“Use your sickle and reap the harvest, for the time to reap has come, because the earth’s harvest is fully ripe.” So the one who was sitting on the cloud swung his sickle over the earth, and the earth was harvested.
Your host honestly got excited Monday morning when Pope Francis released an Apostolic Letter, Misericordia et Misera: it’s the first “magisterial document” to come out since I started attending a Roman Catholic parish. But your host is a church geek and such events usually get him in a heady mood, regardless of one’s ecclesial status. Most of it was about stuff that was meaningless to me. Certainly the events and the scripture citations were understood, but a lot of the cultural context, the “Catholic Meaning” was unsurprisingly lost on me.
Section 7, however, spoke in a very direct way to my heart, as I write these posts:
The Bible is the great story of the marvels of God’s mercy. Every one of its pages is steeped in the love of the Father who from the moment of creation wished to impress the signs of his love on the universe. Through the words of the prophets and the wisdom writings, the Holy Spirit shaped the history of Israel as a recognition of God’s closeness and love, despite the people’s infidelity. Jesus’ life and preaching decisively marked the history of the Christian community, which has viewed its mission in terms of Christ’s command to be a permanent instrument of his mercy and forgiveness (cf. Jn 20:23). Through Sacred Scripture, kept alive by the faith of the Church, the Lord continues to speak to his Bride, showing her the path she must take to enable the Gospel of salvation to reach all mankind. I greatly desire that God’s word be increasingly celebrated, known and disseminated, so that the mystery of love streaming from this font of mercy may be ever better understood. As the Apostle tells us clearly: “All Scripture is inspired by God and profitable for teaching, for reproof, for correction, and for training in righteousness” (2 Tim 3:16).
It would be beneficial if every Christian community, on one Sunday of the liturgical year, could renew its efforts to make the Sacred Scriptures better known and more widely diffused. It would be a Sunday given over entirely to the word of God, so as to appreciate the inexhaustible riches contained in that constant dialogue between the Lord and his people. Creative initiatives can help make this an opportunity for the faithful to become living vessels for the transmission of God’s word. Initiatives of this sort would certainly include the practice of lectio divina, so that the prayerful reading of the sacred text will help support and strengthen the spiritual life. Such a reading, centred on themes relating to mercy, will enable a personal experience of the great fruitfulness of the biblical text – read in the light of the Church’s spiritual tradition – and thus give rise to concrete gestures and works of charity.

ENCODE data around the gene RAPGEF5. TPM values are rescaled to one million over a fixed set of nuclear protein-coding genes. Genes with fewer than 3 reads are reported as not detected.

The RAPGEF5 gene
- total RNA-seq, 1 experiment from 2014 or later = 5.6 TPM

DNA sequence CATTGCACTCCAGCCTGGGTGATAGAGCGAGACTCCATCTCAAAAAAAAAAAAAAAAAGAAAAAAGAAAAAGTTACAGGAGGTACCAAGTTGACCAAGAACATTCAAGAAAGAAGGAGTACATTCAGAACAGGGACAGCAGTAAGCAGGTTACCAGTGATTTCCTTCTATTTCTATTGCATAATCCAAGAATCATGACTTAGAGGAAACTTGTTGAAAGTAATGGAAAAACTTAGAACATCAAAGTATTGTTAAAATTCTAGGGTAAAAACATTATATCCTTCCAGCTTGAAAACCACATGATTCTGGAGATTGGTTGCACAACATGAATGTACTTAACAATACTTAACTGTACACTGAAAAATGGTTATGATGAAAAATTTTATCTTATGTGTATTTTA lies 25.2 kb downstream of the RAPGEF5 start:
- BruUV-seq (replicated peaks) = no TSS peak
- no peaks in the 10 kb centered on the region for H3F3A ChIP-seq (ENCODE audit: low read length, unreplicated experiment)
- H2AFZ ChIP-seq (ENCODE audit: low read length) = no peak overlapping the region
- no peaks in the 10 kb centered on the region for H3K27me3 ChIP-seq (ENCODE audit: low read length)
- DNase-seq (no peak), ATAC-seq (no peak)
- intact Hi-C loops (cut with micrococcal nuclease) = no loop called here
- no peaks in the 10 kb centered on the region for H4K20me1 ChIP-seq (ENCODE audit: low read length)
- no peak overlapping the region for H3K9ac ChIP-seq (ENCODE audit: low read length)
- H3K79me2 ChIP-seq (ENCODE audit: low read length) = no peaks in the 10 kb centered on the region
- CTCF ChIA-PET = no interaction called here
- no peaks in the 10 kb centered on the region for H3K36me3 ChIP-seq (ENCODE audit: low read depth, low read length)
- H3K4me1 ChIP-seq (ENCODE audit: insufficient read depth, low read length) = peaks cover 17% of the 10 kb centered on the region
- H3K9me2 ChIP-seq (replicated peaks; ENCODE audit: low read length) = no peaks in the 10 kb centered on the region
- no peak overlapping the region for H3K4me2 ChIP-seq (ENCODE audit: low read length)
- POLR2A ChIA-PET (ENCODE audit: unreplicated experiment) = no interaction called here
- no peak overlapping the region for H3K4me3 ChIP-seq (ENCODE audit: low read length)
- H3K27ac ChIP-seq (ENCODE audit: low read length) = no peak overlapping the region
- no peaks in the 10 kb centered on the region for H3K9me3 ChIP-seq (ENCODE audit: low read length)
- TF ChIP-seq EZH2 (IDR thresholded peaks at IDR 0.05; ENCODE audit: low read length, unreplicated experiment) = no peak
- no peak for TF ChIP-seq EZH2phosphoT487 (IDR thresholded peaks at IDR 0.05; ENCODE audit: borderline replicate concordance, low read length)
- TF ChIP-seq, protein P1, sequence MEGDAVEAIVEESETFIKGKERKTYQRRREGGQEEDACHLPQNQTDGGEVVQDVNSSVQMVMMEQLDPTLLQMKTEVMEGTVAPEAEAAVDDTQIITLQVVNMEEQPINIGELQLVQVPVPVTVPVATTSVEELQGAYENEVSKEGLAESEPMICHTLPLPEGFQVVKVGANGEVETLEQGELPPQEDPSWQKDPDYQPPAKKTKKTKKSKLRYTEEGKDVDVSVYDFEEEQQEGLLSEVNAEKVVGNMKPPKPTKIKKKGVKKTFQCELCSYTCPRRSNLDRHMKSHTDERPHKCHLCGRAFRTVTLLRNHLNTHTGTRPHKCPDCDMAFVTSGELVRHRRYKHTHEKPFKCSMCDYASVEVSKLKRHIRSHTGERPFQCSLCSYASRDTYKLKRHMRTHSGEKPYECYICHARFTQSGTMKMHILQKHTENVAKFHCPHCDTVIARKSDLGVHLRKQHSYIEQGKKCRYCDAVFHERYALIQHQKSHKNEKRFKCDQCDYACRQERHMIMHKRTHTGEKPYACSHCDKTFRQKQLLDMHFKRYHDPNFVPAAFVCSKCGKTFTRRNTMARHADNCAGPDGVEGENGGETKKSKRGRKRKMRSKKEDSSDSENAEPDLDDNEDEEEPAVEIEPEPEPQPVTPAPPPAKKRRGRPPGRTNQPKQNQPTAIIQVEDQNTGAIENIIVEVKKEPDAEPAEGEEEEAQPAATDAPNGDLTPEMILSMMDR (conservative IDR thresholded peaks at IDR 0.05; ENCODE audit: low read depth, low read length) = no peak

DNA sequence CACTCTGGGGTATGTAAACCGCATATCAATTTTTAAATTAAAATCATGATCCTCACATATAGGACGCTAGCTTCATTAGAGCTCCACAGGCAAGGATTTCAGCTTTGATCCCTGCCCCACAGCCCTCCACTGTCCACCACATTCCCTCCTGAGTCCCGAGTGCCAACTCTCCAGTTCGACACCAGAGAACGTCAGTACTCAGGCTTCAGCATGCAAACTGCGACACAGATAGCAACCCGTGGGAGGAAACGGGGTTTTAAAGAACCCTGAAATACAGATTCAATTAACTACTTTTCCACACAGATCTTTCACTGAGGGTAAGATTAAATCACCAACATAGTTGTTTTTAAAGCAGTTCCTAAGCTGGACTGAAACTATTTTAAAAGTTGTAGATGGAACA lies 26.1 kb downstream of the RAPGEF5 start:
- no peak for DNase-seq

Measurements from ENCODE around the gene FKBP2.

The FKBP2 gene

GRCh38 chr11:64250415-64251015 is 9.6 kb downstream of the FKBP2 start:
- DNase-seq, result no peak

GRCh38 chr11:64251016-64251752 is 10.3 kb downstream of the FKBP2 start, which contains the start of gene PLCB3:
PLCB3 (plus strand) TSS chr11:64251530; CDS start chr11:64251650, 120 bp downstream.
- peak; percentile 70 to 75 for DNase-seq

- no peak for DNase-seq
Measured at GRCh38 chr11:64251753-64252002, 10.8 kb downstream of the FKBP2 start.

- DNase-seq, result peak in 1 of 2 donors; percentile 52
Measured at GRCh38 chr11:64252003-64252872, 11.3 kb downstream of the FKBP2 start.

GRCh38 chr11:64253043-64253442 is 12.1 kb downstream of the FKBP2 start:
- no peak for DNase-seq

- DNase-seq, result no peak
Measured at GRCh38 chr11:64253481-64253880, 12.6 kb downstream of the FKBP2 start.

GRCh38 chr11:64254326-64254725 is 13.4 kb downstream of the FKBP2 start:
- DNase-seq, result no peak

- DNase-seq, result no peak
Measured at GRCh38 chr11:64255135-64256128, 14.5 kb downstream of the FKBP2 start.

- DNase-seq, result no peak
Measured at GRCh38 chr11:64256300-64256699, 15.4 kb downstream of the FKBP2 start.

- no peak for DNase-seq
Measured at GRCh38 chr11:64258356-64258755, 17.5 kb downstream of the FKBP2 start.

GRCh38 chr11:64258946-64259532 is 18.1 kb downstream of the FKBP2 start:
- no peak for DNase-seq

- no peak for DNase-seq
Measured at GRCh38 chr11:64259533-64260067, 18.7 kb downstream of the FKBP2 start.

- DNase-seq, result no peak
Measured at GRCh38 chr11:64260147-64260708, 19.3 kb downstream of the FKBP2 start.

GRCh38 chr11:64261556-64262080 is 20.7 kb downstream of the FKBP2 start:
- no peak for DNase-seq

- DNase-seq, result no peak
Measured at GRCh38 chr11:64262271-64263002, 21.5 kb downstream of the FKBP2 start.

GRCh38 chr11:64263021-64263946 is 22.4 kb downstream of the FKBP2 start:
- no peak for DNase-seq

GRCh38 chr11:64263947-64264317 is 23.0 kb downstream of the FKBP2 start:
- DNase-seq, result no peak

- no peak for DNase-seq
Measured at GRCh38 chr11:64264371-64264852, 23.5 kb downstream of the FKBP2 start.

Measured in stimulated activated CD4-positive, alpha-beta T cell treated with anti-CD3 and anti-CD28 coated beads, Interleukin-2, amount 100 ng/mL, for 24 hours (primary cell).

It was so wonderful to read Pope Francis recommending Lectio Divina – a traditional Benedictine monastic meditational practice – to the wider Catholic World. Lectio uses the words of the scripture as a point of meditation, sometimes singularly, sometimes in phrases. It is so hard for one as inexperienced as I to describe this practice, but it’s like a cow chewing its cud: each word becomes part of the meditation, slowly. BY way of example, the Venerable St Bede, an Benedictine Monk from the northern part of England, wrote an extended Lectio on the Book of Revelation, taking, for example our verse at the head of this post in this wise: